Companies using Oracle Data Warehousing

We have found 1,888 companies that use Oracle Data Warehousing. Our data for Oracle Data Warehousing usage goes back as far as 1 years and 11 months.

59% of Oracle Data Warehousing customers are in United States and 8% are in United Kingdom. Of all the companies that are using Oracle Data Warehousing, 16% are small (<50 employees), 31% are medium-sized and 48% are large (>1000 employees). Looking at Oracle Data Warehousing customers by industry, we find that Computer Software (13%) and Information Technology and Services (8%) are the largest segments.

Did you know that Oracle Data Warehousing customers are also likely to use Informatica PowerCenter and Oracle Business Intelligence Enterprise Edition?

Who uses Oracle Data Warehousing?

Here are the top companies that use Oracle Data Warehousing :
Logo Company Website Signal Strength Scan Date
Logo of Fresenius Medical Care Holdings, Inc., Oracle Data Warehousing client Fresenius Medical Care Holdings, Inc. 2017-08-11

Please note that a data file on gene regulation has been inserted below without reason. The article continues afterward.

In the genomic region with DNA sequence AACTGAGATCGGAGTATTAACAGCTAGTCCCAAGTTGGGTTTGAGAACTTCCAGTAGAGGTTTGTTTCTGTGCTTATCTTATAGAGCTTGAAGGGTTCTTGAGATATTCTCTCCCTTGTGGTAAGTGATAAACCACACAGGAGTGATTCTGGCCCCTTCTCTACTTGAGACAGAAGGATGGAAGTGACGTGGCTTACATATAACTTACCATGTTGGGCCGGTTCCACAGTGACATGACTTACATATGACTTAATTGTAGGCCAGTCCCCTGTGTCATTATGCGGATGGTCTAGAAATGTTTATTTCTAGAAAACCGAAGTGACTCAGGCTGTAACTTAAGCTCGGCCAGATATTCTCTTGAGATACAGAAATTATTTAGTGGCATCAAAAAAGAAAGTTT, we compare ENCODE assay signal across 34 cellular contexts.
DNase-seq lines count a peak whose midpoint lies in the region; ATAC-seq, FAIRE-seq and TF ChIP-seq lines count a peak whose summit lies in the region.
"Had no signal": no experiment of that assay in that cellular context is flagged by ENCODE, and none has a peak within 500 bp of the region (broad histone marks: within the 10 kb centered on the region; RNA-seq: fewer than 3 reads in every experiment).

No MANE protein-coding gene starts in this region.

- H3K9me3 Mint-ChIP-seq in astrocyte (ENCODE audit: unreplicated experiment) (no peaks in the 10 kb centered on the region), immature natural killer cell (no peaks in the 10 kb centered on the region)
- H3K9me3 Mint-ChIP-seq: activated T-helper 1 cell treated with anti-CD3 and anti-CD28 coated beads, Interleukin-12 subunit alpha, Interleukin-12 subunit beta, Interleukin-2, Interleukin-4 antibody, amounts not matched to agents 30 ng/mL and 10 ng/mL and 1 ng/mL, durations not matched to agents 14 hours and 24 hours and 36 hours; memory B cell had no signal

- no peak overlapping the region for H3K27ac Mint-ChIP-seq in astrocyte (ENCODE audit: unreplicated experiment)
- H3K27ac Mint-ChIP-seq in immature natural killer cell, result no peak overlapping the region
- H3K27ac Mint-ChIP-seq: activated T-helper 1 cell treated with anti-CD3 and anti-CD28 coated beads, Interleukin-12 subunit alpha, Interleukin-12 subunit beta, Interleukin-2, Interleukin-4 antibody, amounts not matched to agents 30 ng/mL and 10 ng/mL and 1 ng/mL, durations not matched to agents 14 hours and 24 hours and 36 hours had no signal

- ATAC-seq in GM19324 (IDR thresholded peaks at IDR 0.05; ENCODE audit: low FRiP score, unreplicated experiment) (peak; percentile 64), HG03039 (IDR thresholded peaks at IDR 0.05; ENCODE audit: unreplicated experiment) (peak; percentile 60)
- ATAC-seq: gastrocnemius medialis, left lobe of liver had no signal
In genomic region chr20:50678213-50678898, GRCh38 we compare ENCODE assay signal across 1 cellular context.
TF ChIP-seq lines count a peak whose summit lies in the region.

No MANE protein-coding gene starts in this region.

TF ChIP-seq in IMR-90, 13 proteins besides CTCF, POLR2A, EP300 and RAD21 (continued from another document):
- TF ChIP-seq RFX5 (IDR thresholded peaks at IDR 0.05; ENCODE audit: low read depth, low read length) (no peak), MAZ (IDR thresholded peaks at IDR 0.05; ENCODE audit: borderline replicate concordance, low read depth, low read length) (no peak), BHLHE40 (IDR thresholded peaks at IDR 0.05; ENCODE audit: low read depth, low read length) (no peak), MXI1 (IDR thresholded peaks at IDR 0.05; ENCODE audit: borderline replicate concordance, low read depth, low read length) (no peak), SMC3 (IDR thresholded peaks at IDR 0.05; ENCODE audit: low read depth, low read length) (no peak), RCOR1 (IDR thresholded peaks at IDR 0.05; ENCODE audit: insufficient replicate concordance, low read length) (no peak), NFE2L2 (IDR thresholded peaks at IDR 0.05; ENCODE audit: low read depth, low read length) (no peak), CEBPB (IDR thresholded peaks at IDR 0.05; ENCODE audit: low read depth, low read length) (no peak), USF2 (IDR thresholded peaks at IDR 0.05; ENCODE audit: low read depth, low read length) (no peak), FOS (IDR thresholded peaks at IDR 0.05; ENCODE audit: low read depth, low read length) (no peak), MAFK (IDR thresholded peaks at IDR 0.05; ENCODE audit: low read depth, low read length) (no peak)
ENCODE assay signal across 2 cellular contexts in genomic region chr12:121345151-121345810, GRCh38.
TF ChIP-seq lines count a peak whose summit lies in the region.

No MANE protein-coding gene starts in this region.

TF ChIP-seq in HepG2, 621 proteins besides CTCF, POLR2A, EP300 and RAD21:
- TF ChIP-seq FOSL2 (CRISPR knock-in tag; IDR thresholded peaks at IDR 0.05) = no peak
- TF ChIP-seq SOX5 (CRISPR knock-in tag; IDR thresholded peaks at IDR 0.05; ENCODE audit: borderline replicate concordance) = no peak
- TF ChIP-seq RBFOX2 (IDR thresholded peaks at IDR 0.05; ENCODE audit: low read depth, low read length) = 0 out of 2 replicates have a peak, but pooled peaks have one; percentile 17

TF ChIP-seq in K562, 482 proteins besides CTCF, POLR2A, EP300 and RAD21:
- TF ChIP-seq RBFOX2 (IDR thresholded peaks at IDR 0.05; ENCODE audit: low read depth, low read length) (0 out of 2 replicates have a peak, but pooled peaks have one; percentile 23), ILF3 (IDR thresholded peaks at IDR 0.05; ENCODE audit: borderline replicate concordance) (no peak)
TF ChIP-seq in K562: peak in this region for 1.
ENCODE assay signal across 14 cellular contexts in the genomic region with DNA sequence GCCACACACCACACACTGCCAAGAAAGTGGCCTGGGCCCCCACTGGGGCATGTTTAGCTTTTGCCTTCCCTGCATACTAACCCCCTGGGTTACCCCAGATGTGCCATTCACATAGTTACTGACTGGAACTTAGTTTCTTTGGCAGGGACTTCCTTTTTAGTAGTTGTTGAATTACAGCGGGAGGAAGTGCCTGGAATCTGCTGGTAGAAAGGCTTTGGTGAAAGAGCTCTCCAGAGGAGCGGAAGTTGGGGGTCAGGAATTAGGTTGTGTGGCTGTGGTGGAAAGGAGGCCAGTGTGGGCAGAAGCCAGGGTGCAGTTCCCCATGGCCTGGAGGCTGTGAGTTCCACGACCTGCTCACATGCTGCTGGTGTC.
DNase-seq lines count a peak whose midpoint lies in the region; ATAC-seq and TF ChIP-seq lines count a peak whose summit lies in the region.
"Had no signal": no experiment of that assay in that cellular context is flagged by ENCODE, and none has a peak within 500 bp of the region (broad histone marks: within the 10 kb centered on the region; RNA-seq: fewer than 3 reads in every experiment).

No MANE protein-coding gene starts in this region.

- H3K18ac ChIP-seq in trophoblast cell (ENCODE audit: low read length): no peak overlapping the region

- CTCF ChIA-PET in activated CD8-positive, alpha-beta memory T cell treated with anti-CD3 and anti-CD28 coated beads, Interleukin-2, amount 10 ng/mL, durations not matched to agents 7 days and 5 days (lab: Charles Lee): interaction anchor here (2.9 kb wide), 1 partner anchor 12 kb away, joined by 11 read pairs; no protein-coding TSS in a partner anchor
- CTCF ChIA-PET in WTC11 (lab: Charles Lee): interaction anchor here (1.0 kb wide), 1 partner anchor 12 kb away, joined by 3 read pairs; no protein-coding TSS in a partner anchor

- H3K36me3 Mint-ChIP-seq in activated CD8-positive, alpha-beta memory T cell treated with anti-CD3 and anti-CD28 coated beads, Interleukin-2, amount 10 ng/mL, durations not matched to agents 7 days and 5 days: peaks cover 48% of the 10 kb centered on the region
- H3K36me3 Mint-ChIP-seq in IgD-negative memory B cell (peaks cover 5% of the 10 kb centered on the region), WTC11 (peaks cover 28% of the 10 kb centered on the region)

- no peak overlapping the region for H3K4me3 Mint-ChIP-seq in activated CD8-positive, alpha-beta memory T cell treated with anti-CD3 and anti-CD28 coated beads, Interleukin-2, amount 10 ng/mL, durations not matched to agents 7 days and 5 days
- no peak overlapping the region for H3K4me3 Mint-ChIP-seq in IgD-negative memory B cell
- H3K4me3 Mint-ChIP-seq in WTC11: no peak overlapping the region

Logo of WellCare Health Plans, Oracle Data Warehousing client WellCare Health Plans 2017-08-11
Logo of Beacon Health Options, Oracle Data Warehousing client Beacon Health Options 2017-08-11
Logo of Mount Sinai Health System, Inc., Oracle Data Warehousing client Mount Sinai Health System, Inc. 2017-08-11
Logo of Royal Bank of Scotland Group, Oracle Data Warehousing client Royal Bank of Scotland Group 2017-08-11

Oracle Data Warehousing Market Share and Competitors in Database Management System

We use the best scanning techniques combined with advanced data science to monitor the market share of over 5,000 technology products, including Database Management System. In the Database Management System category, Oracle Data Warehousing has a market share of about 0.4%. Other major and competing products in this category include:

Market Share:

1,888 Companies

What is Oracle Data Warehousing?

A data warehouse is a relational database that is designed for query and analysis rather than for transaction processing. It usually contains historical data derived from transaction data, but it can include data from other sources. It separates analysis workload from transaction workload and enables an organization to consolidate data from several sources.